We reject GPS monitoring and all electronic monitoring as an extension of the hostile environment and of systems that surveil, criminalise, and harm migrants under the guise of care. Bearing in mind that new forms of digital surveillance are routinely trialled on individuals most subject to state coercion and control, we see the use of electronic monitoring to be a threat to all of our safety.

Annie Viswanathan, Director, Bail for Immigration Detainees (BID)

GPS tagging of non-British citizens in the UK is the latest episode in a troubling history of branding and stigmatising people as less worthy of basic rights and humanity.
Almost all of our clients are forced to wear GPS tags that entail round the clock surveillance of the wearer’s precise location. Tags affect every aspect of our clients’ daily lives and relationships - they report feeling depressed, ashamed and stigmatised and many have told us that they are being treated like animals. There is no place for this regressive and authoritarian policy in 21st Century Britain. The Home Office should ditch ankle tags and start treating people with dignity and humanity.

For media enquiries please contact press@privacyinternational.org


Notes to Editors

  • In 2012, the then Home Secretary, Theresa May, announced a strategy to combat what she called 'illegal immigration'. The strategy was to make life so unbearable for undocumented migrants that they would want to leave the UK voluntarily, or never come in the first place. May said "The aim is to create, here in Britain, a really hostile environment for illegal immigrants".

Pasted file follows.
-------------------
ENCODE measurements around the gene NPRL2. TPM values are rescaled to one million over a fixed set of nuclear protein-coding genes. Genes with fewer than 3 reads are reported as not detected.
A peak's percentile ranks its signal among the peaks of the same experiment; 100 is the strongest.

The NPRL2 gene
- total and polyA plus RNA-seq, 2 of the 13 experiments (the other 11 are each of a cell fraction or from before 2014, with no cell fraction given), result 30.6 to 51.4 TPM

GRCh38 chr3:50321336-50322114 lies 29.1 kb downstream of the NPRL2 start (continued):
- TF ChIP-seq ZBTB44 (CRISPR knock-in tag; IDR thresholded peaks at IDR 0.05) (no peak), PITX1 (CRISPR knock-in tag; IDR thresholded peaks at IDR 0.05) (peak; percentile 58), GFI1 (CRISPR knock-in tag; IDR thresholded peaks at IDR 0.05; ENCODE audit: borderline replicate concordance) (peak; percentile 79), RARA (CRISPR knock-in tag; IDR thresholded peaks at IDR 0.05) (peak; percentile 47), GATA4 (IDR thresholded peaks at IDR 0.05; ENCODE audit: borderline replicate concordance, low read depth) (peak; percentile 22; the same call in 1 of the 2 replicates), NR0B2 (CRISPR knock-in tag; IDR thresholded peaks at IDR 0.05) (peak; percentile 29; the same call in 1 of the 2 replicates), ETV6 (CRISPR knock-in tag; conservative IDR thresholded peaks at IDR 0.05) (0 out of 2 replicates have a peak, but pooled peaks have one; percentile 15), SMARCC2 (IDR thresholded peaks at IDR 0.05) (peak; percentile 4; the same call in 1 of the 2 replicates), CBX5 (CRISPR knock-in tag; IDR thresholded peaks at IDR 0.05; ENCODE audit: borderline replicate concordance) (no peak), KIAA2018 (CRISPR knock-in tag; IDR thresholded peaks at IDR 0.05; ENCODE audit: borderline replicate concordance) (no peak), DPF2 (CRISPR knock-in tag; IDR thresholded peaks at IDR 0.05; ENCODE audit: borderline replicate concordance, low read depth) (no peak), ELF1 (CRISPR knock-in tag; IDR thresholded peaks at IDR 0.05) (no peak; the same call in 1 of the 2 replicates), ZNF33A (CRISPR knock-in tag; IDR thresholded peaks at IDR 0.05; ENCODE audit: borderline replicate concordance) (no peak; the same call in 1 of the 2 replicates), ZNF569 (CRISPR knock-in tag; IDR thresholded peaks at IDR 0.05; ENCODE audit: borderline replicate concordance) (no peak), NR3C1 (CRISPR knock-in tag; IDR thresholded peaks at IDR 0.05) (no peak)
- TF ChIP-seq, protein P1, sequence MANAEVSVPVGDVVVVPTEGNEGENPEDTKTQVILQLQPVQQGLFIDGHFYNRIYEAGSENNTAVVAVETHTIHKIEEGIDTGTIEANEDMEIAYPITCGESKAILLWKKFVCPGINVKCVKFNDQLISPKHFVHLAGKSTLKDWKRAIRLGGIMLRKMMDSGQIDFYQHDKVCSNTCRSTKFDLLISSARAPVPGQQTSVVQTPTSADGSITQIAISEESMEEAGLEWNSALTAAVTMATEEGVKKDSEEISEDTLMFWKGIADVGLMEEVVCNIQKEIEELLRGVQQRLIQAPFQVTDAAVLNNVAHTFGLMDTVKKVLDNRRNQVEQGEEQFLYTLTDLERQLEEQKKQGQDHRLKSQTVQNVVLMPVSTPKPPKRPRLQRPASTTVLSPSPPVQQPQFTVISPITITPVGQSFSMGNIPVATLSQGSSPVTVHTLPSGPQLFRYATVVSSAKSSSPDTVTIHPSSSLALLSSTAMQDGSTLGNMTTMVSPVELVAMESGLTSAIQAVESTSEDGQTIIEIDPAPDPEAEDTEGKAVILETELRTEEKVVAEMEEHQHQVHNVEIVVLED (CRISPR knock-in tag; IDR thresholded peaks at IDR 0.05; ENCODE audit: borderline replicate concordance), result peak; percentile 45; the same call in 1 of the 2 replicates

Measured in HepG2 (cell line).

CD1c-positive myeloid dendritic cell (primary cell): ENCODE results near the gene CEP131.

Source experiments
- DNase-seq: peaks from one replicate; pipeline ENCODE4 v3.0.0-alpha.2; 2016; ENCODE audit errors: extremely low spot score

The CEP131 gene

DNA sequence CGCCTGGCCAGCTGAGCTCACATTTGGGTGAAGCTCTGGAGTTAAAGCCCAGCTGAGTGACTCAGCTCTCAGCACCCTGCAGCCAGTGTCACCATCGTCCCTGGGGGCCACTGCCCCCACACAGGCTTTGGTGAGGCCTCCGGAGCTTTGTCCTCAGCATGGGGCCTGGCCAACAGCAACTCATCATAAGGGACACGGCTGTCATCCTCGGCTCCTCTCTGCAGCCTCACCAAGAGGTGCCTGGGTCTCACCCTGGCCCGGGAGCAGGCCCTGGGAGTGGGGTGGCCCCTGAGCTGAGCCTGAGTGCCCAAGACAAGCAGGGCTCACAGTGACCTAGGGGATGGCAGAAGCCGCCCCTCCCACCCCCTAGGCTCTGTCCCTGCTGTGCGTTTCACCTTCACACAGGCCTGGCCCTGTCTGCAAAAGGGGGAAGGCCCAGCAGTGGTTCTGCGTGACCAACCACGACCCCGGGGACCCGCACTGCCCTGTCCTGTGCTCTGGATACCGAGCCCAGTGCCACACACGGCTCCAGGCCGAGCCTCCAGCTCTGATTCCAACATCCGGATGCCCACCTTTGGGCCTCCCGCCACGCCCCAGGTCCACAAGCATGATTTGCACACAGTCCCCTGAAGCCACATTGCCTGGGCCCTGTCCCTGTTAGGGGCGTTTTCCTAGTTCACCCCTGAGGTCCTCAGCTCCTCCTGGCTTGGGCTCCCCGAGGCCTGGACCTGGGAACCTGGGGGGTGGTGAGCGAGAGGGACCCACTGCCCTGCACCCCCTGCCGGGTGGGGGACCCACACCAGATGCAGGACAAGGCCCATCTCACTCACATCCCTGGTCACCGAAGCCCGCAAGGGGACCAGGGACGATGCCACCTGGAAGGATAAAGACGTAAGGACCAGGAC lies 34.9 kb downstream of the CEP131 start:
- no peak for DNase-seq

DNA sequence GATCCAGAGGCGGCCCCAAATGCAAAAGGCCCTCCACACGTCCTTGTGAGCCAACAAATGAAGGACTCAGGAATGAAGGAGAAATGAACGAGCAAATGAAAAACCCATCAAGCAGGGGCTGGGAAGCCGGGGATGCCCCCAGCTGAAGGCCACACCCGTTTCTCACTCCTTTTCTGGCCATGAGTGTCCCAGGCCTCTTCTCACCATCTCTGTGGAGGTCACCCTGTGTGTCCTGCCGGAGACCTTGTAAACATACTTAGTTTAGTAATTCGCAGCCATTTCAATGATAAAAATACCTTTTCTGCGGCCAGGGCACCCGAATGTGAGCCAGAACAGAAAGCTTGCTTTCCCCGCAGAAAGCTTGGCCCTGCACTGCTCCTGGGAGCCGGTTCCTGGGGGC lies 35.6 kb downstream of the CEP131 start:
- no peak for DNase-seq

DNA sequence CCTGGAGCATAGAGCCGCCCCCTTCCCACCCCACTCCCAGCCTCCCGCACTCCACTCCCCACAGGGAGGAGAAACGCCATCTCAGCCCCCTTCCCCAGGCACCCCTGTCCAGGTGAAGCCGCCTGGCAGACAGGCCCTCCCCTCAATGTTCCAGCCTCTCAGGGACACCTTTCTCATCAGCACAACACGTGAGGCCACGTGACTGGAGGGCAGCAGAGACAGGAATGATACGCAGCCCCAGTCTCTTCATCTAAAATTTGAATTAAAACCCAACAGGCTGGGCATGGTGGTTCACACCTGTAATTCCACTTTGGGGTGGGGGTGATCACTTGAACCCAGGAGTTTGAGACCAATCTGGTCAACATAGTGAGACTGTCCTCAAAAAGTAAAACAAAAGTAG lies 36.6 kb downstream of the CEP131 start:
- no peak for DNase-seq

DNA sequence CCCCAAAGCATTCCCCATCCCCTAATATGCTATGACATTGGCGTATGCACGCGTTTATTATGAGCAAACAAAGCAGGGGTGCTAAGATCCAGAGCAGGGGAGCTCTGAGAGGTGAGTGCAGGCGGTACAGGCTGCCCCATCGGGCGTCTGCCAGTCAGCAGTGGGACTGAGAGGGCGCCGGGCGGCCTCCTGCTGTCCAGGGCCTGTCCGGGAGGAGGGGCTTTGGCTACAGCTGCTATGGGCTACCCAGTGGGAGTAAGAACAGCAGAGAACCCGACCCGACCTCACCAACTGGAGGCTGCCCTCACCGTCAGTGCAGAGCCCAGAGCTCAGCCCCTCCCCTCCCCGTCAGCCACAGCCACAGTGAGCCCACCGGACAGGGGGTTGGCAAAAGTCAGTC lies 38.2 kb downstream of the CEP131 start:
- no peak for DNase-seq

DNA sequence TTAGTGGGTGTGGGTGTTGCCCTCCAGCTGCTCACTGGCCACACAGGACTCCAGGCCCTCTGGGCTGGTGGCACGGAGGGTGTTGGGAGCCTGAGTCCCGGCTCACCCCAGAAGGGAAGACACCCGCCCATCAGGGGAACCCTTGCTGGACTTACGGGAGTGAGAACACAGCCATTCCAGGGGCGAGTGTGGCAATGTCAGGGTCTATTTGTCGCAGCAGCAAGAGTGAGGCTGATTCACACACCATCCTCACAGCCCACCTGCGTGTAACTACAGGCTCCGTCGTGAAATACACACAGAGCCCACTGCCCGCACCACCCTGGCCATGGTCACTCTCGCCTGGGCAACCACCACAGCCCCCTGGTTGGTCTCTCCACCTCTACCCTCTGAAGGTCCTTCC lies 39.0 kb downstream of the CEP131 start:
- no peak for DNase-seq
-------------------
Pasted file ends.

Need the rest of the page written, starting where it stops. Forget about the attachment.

• Immigration bail absconding rates: a recent FOIA response found that of people granted bail between February 2020 and March 2021 (of which there were more than 7,000), just 43 people absconded – less than 0.56%. Other data suggests that 1% of people released from detention in 2020 absconded.
  • Vulnerable people, including torture survivors, are being tagged. Even with medical advice to the contrary, the Home Office is tagging everyone being released from detention who meets the deportation criteria.
  • There is no time limit whatsoever on how long you can be tagged for and many people live in the community with a tag for years. Many people report that the indefinite nature of the monitoring is particularly damaging, and wears people down over time.
  • GPS tagging is tremendously harmful and affects people’s mental health, family relationships, and many parts of the minute details of how an individual chooses to live their life. People made to wear tags report feeling stigmatised and being constantly aware of the judgmental looks of others.
  • Capita and other private companies, including Airbus, G4S and Telefonica are given lucrative contracts to tag people, collect and process the data, and pass it on to the Home Office.
  • Even when they are tagged with a GPS ankle tag that monitors their precise location 24/7, people are needlessly made to go through the onerous and traumatic experience of reporting to the Home Office – in many cases on a weekly basis.